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Advertising Your Practice

Advertising Your Practice

Dermatology World, August 2017, by Emily Margosian, Content Specialist

In a rapidly evolving tech and media landscape, an effective advertising strategy now takes more than the work of a few ‘Mad Men’ — especially for dermatologists. Whether a practice is looking to recruit new patients, transition consults into appointments, or retain loyal long-term patients, an ad in the local paper or relying on referrals alone is unlikely to cut it.

Whether you’re relocating to a new area, or looking to make your local community more aware of the services you offer as a dermatologist, advertising can play a key role in the success of a practice regardless of its focus. “If you’re just doing cosmetic work, you want to identify whether or not there’s a big enough vanity market out there, or perhaps whether it needs someone to bring the vanity market to life,” explains Neal Bhatia, MD, a dermatologist in San Diego. Dr. Bhatia argues that solid marketing is equally as important for medical dermatology, particularly so that patients who uniquely require dermatologic care know where to find it. “Without the knowledge that the dermatologist is there for medical problems, that potential referral base is lost. Dermatologists are now competing with day spas, Minute Clinics, and online teledermatology sites that are really poaching away at the full exam that a dermatologist can give. Partly that relates back to access, but some of that also has to do with marketing. If the average patient isn’t aware of what the dermatologist really does, by the time they come to see me it could be too late.”

Web Marketing

For many, the web has become the de facto resource for looking up health care information, searching for providers, and leaving feedback on care — making it a main target for dermatologists to focus their advertising efforts on. For physicians, taking an active role in shaping their online presence is now less a choice than a necessity, says Risa Goldman Luksa, president of Goldman Marketing Group. “One very important area is sites like Yelp and how they factor into your online reputation,” she explains. “People will use review sites alone to find doctors, but even if patients are referred to you from a friend or another physician, they’re still going to Google you, and those ratings will still show up on page one of the search results. If you have bad star ratings, it could deter a patient from coming to you in the first place.”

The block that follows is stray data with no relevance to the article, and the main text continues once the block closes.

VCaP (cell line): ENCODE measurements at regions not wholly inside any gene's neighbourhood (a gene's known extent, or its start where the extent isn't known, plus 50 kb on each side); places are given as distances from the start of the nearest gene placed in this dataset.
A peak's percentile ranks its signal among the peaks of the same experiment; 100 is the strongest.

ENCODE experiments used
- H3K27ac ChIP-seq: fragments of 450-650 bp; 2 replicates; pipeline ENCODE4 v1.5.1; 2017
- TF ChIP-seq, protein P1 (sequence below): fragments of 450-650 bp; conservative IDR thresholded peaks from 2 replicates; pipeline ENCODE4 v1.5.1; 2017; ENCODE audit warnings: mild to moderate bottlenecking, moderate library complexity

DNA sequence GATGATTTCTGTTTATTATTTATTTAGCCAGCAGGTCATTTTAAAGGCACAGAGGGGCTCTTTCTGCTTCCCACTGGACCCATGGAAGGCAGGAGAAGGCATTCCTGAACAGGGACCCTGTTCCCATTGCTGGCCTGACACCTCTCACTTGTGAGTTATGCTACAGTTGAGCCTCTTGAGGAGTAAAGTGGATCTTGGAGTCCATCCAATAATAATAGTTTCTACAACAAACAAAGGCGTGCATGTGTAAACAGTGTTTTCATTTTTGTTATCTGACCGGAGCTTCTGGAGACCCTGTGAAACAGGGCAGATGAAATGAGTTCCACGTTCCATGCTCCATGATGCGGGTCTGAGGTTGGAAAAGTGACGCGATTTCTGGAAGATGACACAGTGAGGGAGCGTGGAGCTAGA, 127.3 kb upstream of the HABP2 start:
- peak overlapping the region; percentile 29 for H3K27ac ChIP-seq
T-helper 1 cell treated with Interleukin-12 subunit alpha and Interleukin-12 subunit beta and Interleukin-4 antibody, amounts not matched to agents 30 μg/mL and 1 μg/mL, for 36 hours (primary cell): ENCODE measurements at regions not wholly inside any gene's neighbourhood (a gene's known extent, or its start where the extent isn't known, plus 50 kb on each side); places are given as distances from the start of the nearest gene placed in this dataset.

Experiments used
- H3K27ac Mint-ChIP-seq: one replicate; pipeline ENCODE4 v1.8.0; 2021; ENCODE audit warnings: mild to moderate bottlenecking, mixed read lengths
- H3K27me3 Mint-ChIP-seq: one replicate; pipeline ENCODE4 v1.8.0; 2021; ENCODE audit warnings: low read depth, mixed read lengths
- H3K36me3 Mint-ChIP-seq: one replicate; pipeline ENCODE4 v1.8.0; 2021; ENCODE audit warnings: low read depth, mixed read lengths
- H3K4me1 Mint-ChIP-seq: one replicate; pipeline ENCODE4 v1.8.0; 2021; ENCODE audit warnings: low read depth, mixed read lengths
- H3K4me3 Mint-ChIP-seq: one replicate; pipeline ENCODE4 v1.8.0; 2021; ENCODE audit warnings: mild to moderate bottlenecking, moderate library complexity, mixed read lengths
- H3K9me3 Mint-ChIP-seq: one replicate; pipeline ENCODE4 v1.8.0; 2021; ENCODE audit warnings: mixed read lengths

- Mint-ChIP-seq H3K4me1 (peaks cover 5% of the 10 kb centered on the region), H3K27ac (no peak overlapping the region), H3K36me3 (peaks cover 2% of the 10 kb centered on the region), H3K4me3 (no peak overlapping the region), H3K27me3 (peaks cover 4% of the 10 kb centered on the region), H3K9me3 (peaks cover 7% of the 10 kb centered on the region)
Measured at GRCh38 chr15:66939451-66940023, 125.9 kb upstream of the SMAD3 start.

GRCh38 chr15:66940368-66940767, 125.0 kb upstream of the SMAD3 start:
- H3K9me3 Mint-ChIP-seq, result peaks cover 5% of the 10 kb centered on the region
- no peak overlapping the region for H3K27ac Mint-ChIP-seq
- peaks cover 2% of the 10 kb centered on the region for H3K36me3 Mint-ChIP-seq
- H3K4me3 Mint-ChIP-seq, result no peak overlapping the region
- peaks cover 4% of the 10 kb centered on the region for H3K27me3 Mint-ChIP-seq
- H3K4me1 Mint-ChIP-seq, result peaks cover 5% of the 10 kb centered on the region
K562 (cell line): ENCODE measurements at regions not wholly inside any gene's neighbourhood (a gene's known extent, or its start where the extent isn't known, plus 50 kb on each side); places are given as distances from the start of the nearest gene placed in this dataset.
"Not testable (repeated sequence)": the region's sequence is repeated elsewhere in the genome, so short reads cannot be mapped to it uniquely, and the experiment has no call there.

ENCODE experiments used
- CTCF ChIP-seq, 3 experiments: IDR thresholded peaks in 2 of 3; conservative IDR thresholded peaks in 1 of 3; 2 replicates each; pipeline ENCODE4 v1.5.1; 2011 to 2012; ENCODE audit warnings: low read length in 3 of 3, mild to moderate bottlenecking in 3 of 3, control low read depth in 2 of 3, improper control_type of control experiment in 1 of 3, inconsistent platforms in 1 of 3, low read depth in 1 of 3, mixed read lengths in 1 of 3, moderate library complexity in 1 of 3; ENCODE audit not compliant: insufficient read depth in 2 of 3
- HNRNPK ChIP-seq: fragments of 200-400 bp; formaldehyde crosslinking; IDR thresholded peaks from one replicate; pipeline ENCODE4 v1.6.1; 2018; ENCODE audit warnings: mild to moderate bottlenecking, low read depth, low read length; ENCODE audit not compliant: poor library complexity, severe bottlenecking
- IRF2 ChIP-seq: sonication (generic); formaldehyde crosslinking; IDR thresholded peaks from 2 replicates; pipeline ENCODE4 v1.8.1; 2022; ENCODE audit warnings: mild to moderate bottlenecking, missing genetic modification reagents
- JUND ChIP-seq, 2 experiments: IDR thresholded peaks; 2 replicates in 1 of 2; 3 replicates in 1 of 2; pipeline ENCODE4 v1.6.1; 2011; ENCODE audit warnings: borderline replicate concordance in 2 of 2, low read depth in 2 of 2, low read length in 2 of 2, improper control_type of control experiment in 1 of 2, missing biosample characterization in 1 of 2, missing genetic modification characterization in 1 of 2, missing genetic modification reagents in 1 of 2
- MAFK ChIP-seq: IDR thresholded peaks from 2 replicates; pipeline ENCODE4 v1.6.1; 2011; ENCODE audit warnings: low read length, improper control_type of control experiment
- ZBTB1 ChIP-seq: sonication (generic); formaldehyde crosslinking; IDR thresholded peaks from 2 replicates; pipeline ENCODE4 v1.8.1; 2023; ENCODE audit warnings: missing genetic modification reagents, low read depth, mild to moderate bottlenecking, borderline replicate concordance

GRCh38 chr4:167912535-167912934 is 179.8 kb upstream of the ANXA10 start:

Polished Practice Websites

For a growing number of patients, if a practice doesn’t have a website, it may as well not exist. “Your website is the foundation of your marketing strategy,” says Goldman Luksa. “You need to consider both aesthetics and content, and whether they’re set to compel patients to actually pick up the phone to call or email.”

From a design perspective, the best place to start is by looking at overall marketing trends — even those outside of health care — when considering the design for a relaunch or new practice website. Taking time to review competitors’ sites can be helpful in identifying what’s upto-date. Current web design trends favor a cleaner look, including ghost buttons, grid-based layouts, full-screen photo backgrounds, and flat web design. A responsive site, of course, is now nearly required, as patients are increasingly likely to search for potential providers from their mobile devices.

Once patients have found your site, how do you keep them coming back? Beth Santmyire-Rosenberger, MD, has tackled this challenge by adding the option to sign up for an email newsletter campaign via her website. Dr. Santmyire-Rosenberger, who practices in Fairmont, West Virginia, says the newsletter has been particularly helpful in keeping her at the forefront of patient’s minds should they need dermatologic care. “I listen to a lot of business podcasts. Most of them suggest that for a small business, establishing an email list for direct-to-patient marketing is of utmost importance. Currently, I’ve been using it as a way to engage patients on an ongoing basis,” she says. “At this point, I am very busy booking months out, so my marketing goals are just keeping our practice at the top of people’s mind when they need someone.”

Additionally, a practice’s website can be an opportunity for physicians to “introduce” themselves to patients prior to their first visit. “You have to make it easy for a patient to try to get an appointment, to understand what your clinic does or doesn’t do, and more importantly, what your background is and who you are,” says Dr. Bhatia. “Listing your credentials, research, teaching, and any articles you’ve authored or contributed to are also a big draw.”

Strong Social Media